Donations to Santa Fe nonprofits don’t need to stop with the checkbook.
Donated buildings and land also can benefit nonprofits.
The Life Link wasn’t looking to own its building, but a call from Santa Fe-based Realty Gift Fund led to The Life Link closing May 12 on the purchase of half the building the nonprofit occupies on Luana Street.
“This was our first property donation in Santa Fe,” said Bruce Geiss, chief operating officer at Realty Gift Fund, which has accepted 22 property donations across the country and provided the sale funds to nonprofits across the country and in Santa Fe.
“Through the work we did [with The Life Link],” Geiss continued, “we discovered that there are several nonprofits in Santa Fe looking for property.”
And Realty Gift Fund is interested in matching Santa Fe property owners with local nonprofits, Geiss said.
The owner of The Life Link building, who asked to remain anonymous, offered to donate $75,000 of the $350,000 sale price to The Life Link via Realty Gift Fund. Normally, Realty Gift Fund would sell the property to someone, and most of the sales funds would go to one or more nonprofits.
This was the first time the buyer was the same entity getting the donation. The Life Link used the $75,000 donation as a down payment. The sale price had been lowered from $385,000, and The Life Link landed one of the first Homewise loans in a new program to help nonprofits buy their own buildings.
“We have a mortgage payment of $1,400,” The Life Link CEO Michael DeBernardi said. “It made all the sense in the world.”
A year ago, Homewise and the New Mexico Small Business Investment Corp. launched a commercial loan program designed to enable nonprofits and small businesses to own their buildings. The loans carry a 5 percent interest rate, have down payments as low as 10 percent and have “very long terms” up to 20 years, said Johanna Gilligan, community development director at Homewise.
Two such loans have closed for The Life Link and Por Vida Tattoo in Albuquerque, she said.
“The thing we’re trying to do is create long-term stability for nonprofits and businesses,” Gilligan said.
The Life Link occupies half of the 5,200-square-foot building it leases from Santa Fe County and now owns the other half of the building, which the nonprofit leased for $3,000 a month from 2013 to 2018 with a federal grant.
The same owner had owned the whole building but sold half of it in 2010 to Santa Fe County, which in turn has leased it to The Life Link to carry out psychosocial services for the county.
DeBernardi will fill the empty half of the building with people from some of the departments at The Life Link’s headquarters on Cerrillos Road.
“We’ve been bursting at the seams,” DeBernardi said. “We converted two bathrooms into office space. We added people during the pandemic, but they are working at home. What are we going to do when we open again?”
Owning 2,600 square feet gave The Life Link breathing room.
“This agency, in part because of this deal, is coming out of this pandemic stronger, which not many nonprofits can say,” DeBernardi said. “Buying property was not on our radar at all. Bruce cold called us.”
Geiss, Santa Fe real estate broker Jay Grab and Chase Magnuson in Houston launched Realty Gift Fund four years ago as an intermediary between property owners and nonprofits.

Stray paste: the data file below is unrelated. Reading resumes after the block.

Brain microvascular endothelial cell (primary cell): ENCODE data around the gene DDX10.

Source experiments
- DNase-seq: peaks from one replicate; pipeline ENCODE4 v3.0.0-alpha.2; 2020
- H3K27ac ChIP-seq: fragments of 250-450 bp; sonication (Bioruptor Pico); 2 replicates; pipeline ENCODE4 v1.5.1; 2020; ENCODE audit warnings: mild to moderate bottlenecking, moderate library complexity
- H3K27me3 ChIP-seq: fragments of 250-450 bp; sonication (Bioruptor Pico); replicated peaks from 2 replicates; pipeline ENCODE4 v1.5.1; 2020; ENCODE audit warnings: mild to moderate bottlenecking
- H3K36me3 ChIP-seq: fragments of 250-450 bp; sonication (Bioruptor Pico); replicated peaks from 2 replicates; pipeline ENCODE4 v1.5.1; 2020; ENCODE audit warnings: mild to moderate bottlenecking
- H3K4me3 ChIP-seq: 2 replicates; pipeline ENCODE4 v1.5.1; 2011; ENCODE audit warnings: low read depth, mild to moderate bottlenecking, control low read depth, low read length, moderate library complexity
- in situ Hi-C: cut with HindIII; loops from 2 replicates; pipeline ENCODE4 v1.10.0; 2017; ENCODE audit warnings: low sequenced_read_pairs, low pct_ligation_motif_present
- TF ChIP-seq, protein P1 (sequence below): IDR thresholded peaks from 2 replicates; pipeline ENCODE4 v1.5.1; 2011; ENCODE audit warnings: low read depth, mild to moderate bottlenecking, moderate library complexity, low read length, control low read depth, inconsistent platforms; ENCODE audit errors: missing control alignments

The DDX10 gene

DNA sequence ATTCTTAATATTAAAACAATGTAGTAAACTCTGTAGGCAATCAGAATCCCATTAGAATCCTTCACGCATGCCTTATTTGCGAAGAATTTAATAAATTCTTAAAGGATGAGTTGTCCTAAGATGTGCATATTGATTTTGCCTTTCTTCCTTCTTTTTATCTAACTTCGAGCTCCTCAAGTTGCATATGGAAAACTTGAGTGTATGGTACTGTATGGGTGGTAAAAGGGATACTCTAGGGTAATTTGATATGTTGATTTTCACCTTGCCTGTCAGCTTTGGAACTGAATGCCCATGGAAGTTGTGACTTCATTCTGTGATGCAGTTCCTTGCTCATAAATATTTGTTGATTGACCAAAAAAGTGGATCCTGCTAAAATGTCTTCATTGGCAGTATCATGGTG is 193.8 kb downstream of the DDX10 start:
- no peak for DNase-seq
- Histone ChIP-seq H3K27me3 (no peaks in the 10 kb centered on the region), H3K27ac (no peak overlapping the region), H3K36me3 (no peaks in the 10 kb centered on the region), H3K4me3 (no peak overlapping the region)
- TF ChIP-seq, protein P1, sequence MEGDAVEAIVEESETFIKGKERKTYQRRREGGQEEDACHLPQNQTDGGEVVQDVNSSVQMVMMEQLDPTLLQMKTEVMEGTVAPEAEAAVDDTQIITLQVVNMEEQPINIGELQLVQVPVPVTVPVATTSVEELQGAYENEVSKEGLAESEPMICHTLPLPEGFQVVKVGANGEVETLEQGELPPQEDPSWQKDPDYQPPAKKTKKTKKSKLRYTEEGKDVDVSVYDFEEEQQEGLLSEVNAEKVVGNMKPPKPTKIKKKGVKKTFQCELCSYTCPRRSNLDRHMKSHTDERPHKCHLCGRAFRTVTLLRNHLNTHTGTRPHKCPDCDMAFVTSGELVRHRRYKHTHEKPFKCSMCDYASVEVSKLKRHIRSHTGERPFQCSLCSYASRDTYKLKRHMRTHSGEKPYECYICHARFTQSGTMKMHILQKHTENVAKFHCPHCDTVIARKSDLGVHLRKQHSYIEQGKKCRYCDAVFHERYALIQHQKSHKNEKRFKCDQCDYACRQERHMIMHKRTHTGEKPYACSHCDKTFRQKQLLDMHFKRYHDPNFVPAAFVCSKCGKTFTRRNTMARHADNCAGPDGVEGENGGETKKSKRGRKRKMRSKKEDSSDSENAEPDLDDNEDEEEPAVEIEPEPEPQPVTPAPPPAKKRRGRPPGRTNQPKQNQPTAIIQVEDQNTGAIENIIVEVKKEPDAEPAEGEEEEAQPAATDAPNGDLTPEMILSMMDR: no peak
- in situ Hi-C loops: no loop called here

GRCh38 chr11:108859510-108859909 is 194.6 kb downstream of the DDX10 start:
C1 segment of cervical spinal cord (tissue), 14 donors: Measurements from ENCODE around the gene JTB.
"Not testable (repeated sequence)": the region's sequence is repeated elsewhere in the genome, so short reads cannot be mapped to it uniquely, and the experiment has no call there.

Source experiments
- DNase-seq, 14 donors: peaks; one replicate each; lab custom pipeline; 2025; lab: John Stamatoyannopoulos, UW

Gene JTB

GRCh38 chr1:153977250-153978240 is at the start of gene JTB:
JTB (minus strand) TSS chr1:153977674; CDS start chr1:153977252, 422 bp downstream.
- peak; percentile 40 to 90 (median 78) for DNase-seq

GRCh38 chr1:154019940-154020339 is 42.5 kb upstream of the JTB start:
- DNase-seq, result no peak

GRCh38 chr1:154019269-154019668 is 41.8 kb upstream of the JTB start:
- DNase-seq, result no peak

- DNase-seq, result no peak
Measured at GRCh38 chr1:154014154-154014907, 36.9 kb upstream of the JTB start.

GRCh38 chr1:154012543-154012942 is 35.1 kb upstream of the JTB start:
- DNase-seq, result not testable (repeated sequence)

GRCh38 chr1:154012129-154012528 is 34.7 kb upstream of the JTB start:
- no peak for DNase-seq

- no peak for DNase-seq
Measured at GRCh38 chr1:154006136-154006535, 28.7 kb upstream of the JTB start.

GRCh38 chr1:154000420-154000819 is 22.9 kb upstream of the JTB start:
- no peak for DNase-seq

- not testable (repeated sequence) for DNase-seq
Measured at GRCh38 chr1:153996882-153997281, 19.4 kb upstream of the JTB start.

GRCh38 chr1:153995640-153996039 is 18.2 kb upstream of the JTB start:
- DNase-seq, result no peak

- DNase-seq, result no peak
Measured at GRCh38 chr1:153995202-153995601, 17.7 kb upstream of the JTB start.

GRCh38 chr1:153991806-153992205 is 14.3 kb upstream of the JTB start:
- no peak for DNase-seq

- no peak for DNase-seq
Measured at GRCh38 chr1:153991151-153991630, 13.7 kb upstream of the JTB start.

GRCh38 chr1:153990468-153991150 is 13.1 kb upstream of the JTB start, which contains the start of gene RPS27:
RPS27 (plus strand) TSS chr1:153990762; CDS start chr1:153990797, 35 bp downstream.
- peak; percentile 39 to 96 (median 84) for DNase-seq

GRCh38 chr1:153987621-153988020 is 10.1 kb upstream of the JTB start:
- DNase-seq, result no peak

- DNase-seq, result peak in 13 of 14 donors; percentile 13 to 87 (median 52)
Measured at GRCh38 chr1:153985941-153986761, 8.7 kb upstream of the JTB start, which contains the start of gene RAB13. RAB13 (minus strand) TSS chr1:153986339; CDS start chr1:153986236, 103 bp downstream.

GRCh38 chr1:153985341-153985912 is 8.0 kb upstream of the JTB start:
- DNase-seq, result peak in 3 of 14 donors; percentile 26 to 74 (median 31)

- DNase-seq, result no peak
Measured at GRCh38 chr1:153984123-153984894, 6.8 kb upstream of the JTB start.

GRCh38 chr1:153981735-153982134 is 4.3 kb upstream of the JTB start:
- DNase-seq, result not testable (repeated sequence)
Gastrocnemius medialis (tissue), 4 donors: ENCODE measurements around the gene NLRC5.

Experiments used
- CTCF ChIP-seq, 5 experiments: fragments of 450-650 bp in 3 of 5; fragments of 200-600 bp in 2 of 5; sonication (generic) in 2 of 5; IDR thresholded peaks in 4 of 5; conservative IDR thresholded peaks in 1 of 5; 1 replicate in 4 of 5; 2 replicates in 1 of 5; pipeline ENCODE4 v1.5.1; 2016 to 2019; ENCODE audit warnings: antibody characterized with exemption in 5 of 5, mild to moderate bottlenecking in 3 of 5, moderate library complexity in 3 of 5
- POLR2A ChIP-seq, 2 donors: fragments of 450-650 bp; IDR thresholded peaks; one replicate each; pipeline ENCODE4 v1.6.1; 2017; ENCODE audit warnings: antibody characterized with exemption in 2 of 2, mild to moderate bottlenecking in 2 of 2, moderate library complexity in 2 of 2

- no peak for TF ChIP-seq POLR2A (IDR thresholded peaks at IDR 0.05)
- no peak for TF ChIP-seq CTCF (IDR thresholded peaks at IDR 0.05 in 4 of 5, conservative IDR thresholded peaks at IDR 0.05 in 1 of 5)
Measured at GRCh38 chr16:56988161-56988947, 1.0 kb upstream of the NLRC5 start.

“The property is gifted to us,” Geiss explained. “We become the owner. We sell it. We grant the money to nonprofits chosen by the donors.”
Geiss was puzzled with what to do with the donation offer of the Luana Street building. It wasn’t ideal for retail, restaurant or typical office uses. Only a nonprofit would want it.
Geiss called eight nonprofits and two were interested, including The Life Link. Homewise didn’t want to buy it but mentioned the new commercial loan it had for nonprofits. Other nonprofits mentioned they are interested in acquiring property, if not the Luana Street building.
Santa Fe Youth Shelters & Family Services this month is departing its building with a drop-in center for its street outreach program.
“We are looking for a place for a drop-in center and welcome space for LGBTQ+ youth experiencing homelessness,” Executive Director Shelly Felt said. “Ideally, 2,000 square feet, but we could make do with something smaller, as long as the zoning allowed us to have a drop-in center.”
Felt said Youth Shelters could also use duplexes and triplexes to house youths.
Santa Fe YouthWorks wants to create its own commercial kitchen. The organization uses the commercial kitchen at El Rancho de las Golondrinas to prepare food for the cafe there as well as 1,500 meals a day for the indigent and homeless, Executive Director Melynn Schuyler said.
“You can’t produce this many meals and for the cafe [in 1,800 square feet],” she said. “We need 4,000 square feet with a walk-in fridge and freezer. We transport everything into town. We have eight minivans going in and out of town a day.”
Schuyler said she is willing to accept land, retrofit an existing building or build a new building.
“Any partner that wants to help us accomplish this, we are calling for help,” Schuyler said.
Until now, Realty Gift Fund sold donated buildings and sent nonprofits a check, usually for about 90 percent of the sale price. The Life Link deal added a new tool: Give the nonprofit the building itself — or have a system in place if the donor wants cash back.
“Now we have a way to donate buildings,” Geiss said. “We provide down-payment assistance. I send them to Homewise for a loan.”